Ken Livingstone has not been kicked out of the Labour Party over his anti-Semitic comments.
Instead, he has been suspended for two years. However, this suspension is backdated to his initial suspension. So he has a little over a year to go. Livingstone does not appear to have any further ambitions for elective office inside or outside the party. Therefore, he does not seem to have any of his political activities curtailed.
It is not as if this is the first time Labour has acted against him. Livingstone was booted out of Labour when he ran as Mayor of London against the official New Labour candidate in 2000. Tony Blair had not wanted this 1980s throwback reminding everyone of Labour’s ‘Loony Left’ era. Councils across the land, but especially in London, had declared themselves ‘nuclear-free zones’ in the vain hope that this would discourage Soviet missile strikes should the Cold War get hot. There were other unpopular initiatives by extremist councillors, all of which led to Labour losing the 1987 General Election. There was little improvement on the Foot-era hammering from 1983 despite a much more competent campaign that was run by Peter Mandelson.
After Livingstone won the mayoralty in 2000, Labour let him back in to run and win again in 2004. The fact that Livingstone had beaten Labour’s official candidate into third place in 2000 was a leading indicator that Blairism was merely tolerated by the party’s supporters as the means to power and little more. New Labour was more about party discipline enforcing a electable façade of unity that lasted about 12 years before the infighting resumed. Livingstone’s victory also showed the cultural disconnection between Labour in London and Labour elsewhere, something that is in sharp relief now that Jeremy Corbyn is party leader.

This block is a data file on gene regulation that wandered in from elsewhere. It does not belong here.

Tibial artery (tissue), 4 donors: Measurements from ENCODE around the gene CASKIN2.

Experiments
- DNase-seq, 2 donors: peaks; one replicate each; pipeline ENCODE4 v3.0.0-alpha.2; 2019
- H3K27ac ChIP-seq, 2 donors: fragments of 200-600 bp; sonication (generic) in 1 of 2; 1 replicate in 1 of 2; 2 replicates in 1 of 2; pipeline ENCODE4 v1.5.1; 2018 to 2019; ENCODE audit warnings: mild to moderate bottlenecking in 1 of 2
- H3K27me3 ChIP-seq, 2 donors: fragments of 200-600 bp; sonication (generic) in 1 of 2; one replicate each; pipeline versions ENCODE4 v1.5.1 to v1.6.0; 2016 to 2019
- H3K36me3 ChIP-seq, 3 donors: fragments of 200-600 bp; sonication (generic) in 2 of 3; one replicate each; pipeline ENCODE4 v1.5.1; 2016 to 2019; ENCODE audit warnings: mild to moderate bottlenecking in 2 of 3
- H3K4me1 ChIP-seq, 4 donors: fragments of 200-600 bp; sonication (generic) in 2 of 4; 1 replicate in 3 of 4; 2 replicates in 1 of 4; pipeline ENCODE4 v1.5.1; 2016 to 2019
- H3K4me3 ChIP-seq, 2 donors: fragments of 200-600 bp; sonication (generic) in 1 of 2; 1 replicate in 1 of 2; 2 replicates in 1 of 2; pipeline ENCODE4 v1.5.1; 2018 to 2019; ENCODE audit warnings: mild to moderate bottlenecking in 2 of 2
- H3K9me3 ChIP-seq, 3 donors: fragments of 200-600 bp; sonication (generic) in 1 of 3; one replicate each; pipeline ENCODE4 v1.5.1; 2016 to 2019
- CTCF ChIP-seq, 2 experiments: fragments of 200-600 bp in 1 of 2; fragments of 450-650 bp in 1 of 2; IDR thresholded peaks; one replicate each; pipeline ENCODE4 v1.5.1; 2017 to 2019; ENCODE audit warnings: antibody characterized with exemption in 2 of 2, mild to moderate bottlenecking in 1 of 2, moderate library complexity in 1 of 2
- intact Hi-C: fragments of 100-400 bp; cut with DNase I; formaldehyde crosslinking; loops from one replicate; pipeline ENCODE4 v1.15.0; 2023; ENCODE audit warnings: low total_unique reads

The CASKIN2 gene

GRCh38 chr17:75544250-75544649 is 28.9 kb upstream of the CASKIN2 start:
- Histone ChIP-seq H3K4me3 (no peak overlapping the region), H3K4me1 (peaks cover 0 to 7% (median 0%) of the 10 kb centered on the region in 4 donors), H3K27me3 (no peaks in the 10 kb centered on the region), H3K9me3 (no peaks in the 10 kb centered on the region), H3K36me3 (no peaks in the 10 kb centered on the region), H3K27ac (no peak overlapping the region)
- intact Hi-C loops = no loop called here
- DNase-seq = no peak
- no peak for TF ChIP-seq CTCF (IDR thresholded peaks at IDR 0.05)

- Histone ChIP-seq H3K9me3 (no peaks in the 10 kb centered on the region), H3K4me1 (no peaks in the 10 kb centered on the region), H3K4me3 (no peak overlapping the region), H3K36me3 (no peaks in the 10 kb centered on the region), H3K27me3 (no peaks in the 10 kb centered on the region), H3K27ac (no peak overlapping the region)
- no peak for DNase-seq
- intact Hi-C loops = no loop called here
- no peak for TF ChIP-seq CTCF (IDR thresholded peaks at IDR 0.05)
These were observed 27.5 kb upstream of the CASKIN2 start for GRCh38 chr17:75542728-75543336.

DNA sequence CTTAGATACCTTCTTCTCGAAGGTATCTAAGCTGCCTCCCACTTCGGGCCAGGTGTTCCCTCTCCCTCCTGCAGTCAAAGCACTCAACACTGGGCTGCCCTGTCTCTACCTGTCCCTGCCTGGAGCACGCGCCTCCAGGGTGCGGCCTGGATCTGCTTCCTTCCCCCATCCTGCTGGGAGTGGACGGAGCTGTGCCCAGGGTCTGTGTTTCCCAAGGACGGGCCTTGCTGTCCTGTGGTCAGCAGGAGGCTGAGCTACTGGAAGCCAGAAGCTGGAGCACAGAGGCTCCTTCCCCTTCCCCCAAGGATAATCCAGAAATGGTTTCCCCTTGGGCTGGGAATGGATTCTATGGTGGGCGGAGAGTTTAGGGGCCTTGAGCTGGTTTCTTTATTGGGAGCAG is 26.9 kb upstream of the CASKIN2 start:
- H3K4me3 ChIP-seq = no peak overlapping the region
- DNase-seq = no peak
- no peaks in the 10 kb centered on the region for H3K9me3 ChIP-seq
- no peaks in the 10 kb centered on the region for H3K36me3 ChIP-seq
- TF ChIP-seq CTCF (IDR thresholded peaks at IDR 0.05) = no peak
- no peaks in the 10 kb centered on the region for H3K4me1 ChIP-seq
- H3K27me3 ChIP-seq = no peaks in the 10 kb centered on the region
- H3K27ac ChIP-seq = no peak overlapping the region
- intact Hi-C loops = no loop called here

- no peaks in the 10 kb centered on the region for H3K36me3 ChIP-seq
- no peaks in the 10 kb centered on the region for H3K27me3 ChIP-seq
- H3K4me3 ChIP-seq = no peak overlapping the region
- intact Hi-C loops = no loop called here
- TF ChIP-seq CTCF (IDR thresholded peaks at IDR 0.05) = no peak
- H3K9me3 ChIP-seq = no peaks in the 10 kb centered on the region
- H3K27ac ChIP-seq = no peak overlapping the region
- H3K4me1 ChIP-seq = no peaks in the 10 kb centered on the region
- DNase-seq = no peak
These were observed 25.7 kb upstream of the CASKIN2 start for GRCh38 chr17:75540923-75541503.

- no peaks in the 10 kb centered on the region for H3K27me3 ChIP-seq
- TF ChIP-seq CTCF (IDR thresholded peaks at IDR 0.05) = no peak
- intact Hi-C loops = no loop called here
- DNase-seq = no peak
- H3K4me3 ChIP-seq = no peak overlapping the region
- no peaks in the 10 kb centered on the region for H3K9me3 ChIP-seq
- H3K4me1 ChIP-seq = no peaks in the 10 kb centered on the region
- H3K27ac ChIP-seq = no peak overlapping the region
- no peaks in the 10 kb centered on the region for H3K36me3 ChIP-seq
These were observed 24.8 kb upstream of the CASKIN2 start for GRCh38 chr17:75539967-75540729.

Labour found that Livingstone had brought the party into disrepute by his words. However, Livingstone has not apologised for what he said and stands by it. Logically, this means that so long as he does not recant, he is in effect continuing to bring the party into disrepute by the party’s own standards. There is no end to Livingstone continuing to do this. However, his suspension comes to an end in little over a year. The inference has to be that Livingstone’s version of history is, in effect, accepted by Labour with a procedural show of a time-out in a sin-bin of sorts as a public-relations gimmick and little more. But then Labour’s response to anti-Semitism has to be informed by a sham inquiry whose report was condemned by everyone as a whitewash.
Alternatively, Livingstone’s continued association with Labour appears to be regarded as more important to the party than his openly articulated opinions that have caused widespread offence and will surely lose the party votes. It is not clear why this is so, apart from the dynamics of Labour’s internal politics that routinely ignore electoral reality. Either way, in the so-called party of equality, Livingstone seems to be more equal than other party members, and especially the Jewish ones.
(Image: Quinn Dombrowski)